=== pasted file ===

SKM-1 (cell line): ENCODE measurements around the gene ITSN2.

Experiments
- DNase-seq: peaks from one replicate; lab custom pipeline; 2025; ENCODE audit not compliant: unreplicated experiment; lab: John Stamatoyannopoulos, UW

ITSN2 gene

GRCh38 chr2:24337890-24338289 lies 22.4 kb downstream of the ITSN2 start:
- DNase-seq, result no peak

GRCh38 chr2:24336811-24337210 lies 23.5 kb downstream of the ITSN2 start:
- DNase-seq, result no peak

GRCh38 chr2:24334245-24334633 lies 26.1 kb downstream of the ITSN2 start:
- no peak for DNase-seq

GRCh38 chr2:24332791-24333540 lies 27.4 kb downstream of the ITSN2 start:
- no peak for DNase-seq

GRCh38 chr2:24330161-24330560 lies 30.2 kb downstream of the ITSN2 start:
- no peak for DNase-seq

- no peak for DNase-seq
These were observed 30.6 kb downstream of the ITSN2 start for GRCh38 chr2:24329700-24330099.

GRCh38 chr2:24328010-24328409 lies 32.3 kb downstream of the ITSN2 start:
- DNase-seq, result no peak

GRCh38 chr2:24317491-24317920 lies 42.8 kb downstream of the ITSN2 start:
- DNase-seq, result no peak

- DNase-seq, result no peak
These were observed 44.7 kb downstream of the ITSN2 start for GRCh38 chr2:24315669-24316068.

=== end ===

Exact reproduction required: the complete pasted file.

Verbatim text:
SKM-1 (cell line): ENCODE measurements around the gene ITSN2.

Experiments
- DNase-seq: peaks from one replicate; lab custom pipeline; 2025; ENCODE audit not compliant: unreplicated experiment; lab: John Stamatoyannopoulos, UW

ITSN2 gene

GRCh38 chr2:24337890-24338289 lies 22.4 kb downstream of the ITSN2 start:
- DNase-seq, result no peak

GRCh38 chr2:24336811-24337210 lies 23.5 kb downstream of the ITSN2 start:
- DNase-seq, result no peak

GRCh38 chr2:24334245-24334633 lies 26.1 kb downstream of the ITSN2 start:
- no peak for DNase-seq

GRCh38 chr2:24332791-24333540 lies 27.4 kb downstream of the ITSN2 start:
- no peak for DNase-seq

GRCh38 chr2:24330161-24330560 lies 30.2 kb downstream of the ITSN2 start:
- no peak for DNase-seq

- no peak for DNase-seq
These were observed 30.6 kb downstream of the ITSN2 start for GRCh38 chr2:24329700-24330099.

GRCh38 chr2:24328010-24328409 lies 32.3 kb downstream of the ITSN2 start:
- DNase-seq, result no peak

GRCh38 chr2:24317491-24317920 lies 42.8 kb downstream of the ITSN2 start:
- DNase-seq, result no peak

- DNase-seq, result no peak
These were observed 44.7 kb downstream of the ITSN2 start for GRCh38 chr2:24315669-24316068.